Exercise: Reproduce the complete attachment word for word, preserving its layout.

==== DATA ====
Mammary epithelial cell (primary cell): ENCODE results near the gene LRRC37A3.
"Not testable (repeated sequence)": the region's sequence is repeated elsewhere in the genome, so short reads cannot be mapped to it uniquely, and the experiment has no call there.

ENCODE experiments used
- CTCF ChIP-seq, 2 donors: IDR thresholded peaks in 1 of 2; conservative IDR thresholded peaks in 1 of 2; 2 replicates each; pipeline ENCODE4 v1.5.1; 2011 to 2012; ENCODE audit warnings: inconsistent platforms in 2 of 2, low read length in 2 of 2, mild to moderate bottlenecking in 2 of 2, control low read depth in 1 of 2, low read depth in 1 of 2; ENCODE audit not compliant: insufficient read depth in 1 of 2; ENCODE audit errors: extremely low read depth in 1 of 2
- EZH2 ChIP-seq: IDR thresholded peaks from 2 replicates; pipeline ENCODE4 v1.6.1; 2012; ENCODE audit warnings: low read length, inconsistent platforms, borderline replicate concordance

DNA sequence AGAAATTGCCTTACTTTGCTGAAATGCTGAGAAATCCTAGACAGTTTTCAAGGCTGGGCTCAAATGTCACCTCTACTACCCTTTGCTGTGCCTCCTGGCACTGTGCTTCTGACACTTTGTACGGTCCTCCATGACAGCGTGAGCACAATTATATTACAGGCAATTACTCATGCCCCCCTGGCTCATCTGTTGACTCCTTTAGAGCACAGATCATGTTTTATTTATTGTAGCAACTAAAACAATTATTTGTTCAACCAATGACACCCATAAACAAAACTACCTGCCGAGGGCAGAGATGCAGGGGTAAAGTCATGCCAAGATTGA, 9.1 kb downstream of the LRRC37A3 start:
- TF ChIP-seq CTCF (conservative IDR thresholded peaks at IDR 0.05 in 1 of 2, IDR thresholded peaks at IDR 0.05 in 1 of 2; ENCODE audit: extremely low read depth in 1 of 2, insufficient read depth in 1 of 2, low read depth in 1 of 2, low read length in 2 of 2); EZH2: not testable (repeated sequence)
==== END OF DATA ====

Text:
Mammary epithelial cell (primary cell): ENCODE results near the gene LRRC37A3.
"Not testable (repeated sequence)": the region's sequence is repeated elsewhere in the genome, so short reads cannot be mapped to it uniquely, and the experiment has no call there.

ENCODE experiments used
- CTCF ChIP-seq, 2 donors: IDR thresholded peaks in 1 of 2; conservative IDR thresholded peaks in 1 of 2; 2 replicates each; pipeline ENCODE4 v1.5.1; 2011 to 2012; ENCODE audit warnings: inconsistent platforms in 2 of 2, low read length in 2 of 2, mild to moderate bottlenecking in 2 of 2, control low read depth in 1 of 2, low read depth in 1 of 2; ENCODE audit not compliant: insufficient read depth in 1 of 2; ENCODE audit errors: extremely low read depth in 1 of 2
- EZH2 ChIP-seq: IDR thresholded peaks from 2 replicates; pipeline ENCODE4 v1.6.1; 2012; ENCODE audit warnings: low read length, inconsistent platforms, borderline replicate concordance

DNA sequence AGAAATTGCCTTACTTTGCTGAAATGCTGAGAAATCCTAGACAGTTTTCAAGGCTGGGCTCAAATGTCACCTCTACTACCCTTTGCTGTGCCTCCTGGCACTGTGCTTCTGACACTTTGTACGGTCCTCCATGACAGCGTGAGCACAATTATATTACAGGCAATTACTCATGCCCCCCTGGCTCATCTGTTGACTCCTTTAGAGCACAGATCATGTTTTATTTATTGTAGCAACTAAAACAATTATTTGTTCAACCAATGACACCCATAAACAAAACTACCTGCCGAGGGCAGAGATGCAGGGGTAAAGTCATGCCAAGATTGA, 9.1 kb downstream of the LRRC37A3 start:
- TF ChIP-seq CTCF (conservative IDR thresholded peaks at IDR 0.05 in 1 of 2, IDR thresholded peaks at IDR 0.05 in 1 of 2; ENCODE audit: extremely low read depth in 1 of 2, insufficient read depth in 1 of 2, low read depth in 1 of 2, low read length in 2 of 2); EZH2: not testable (repeated sequence)